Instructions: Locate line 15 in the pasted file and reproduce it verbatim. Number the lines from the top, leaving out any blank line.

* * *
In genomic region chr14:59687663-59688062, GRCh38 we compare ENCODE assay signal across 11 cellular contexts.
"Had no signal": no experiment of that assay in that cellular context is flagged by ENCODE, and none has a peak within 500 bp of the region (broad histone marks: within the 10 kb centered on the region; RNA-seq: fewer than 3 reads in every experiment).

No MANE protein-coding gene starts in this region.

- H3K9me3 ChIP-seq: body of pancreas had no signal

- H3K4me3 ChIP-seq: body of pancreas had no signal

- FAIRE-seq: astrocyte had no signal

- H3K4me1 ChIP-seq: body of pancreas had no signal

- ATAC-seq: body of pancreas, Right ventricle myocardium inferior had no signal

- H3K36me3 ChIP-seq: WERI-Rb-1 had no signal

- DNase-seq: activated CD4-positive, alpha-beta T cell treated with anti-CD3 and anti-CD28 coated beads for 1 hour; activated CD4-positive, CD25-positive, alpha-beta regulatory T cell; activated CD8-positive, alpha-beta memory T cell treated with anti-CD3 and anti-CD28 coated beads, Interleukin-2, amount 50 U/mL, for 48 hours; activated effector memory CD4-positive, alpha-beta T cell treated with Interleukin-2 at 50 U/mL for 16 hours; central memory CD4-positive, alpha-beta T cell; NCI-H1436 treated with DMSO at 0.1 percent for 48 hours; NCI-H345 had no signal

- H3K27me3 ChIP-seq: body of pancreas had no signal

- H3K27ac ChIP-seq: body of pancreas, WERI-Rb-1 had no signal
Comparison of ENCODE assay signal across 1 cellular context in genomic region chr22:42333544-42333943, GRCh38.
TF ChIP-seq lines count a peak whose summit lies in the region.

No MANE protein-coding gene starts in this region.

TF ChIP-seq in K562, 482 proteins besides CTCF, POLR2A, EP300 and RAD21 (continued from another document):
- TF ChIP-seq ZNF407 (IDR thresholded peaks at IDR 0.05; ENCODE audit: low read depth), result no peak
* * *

No MANE protein-coding gene starts in this region.